BEIJING: Chinese exports and imports fell sharply in March, data showed on Thursday, as officials noted that the world’s second-largest economy faces headwinds from tougher regional competition and “friction” with trade partners.
The figures are potentially another cause for concern about the economy, which has shown signs of weakness recently with a string of disappointing indicators on trade, industrial output and consumer spending.
Imports slumped 11.3 percent year-on-year to $162.4 billion while exports fell 6.6 percent to $170.1 billion, the General Administration of Customs announced, resulting in a surplus of $7.7 billion. China recorded a surprise deficit of $884 million in March last year.
The results confounded market expectations, which had been for growth of 4.2 percent in exports and 2.8 percent in imports, according to the median forecasts in a survey of 16 economists by Dow Jones Newswires.
China recorded an unexpected trade deficit of almost $23 billion in February, which authorities blamed on the Chinese New Year holiday season. That result was China’s first monthly deficit in 11 months.
“Currently our foreign trade indeed is having some difficulties,” Customs spokesman Zheng Yuesheng said in a statement.
“China’s foreign trade has seen its competitive advantages in traditional trade being eclipsed due to negative factors including rising competition posed by neighboring countries and regions and increasing trade friction with major trade partners.”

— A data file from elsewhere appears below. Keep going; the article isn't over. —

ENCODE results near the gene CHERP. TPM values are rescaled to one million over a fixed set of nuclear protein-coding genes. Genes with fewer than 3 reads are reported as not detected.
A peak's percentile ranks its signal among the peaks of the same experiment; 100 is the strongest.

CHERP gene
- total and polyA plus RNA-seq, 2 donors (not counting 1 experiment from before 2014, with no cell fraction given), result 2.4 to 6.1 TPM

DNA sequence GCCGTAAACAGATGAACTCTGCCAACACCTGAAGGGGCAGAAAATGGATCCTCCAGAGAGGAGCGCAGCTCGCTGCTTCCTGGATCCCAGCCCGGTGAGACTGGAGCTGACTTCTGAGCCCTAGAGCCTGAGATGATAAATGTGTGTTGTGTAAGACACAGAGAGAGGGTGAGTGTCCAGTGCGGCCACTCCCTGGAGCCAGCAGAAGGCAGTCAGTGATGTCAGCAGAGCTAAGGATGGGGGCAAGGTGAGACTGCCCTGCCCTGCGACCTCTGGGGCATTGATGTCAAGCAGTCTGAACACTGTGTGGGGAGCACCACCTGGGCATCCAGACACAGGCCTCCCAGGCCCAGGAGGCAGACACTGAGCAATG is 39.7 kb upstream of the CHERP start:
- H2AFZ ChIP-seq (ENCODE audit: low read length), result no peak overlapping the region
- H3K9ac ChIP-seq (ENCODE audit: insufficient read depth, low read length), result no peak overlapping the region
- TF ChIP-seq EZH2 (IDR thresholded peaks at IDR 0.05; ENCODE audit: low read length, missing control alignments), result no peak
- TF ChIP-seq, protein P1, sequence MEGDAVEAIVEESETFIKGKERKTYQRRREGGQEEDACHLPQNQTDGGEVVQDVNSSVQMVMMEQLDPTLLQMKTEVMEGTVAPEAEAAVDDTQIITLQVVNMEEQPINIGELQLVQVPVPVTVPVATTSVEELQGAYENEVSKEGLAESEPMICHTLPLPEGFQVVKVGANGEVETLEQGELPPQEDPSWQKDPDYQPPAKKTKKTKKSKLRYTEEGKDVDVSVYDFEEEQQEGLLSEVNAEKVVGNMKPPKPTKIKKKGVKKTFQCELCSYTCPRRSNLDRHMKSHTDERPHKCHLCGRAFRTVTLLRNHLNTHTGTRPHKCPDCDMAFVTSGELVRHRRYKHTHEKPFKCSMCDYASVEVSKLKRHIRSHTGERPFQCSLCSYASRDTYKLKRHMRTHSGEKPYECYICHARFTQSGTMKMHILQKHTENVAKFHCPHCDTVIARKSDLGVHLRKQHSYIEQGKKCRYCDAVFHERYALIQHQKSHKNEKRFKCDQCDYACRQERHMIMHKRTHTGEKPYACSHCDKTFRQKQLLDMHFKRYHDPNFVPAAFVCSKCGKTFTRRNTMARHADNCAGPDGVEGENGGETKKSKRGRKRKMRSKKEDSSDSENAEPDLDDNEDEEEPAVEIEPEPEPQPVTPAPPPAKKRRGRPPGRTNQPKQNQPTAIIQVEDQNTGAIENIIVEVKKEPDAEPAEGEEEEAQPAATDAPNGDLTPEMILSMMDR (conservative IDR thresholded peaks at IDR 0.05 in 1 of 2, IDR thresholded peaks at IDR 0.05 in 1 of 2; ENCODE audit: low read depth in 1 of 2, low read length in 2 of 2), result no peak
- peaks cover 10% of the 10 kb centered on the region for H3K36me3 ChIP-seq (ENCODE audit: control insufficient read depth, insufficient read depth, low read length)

But Zheng urged calm, saying the setback will be “temporary and short-lived” and adding: “We cannot jump to the conclusion that our foreign trade is having a recession.”
Import growth to stay weak
For the first three months of 2014, China recorded a trade surplus of $16.7 billion—down sharply from $43.1 billion the year before—as exports fell 3.4 percent to $491.3 billion and imports rose 1.6 percent to $474.6 billion, the figures showed.
Analysts cautioned that the latest trade figures continued to be affected by fake reporting of exports seen early last year.
“We believe that China’s trade growth in the first few months would be distorted as the export over-invoicing activities last year have inflated the base for comparison,” ANZ Bank economists Liu Li-Gang and Zhou Hao said in a research note.
Import growth, however, was expected to remain a problem.
“At first glance, the weakness appears to be broad based, with both imports for processing and re-export and imports for domestic use contracting year-on-year,” Julian Evans-Pritchard, China economist at Capital Economics, said in a note.
Growth in imports was expected to “remain relatively weak as slowing investment spending is likely to weigh on imports of commodities and capital goods,” he added.
“As a result, China’s trade surplus is likely to rebound further over the coming year.”
Premier Li Keqiang on Thursday expressed confidence authorities can steer the economy through any troubles.
“With all the principles established and policy options at our disposal, we can handle all possible risks and challenges,” Li said, according to the state-run Xinhua news agency.
But despite those tools, Li also discounted any expectations for significant pump-priming even after some limited measures were announced last week.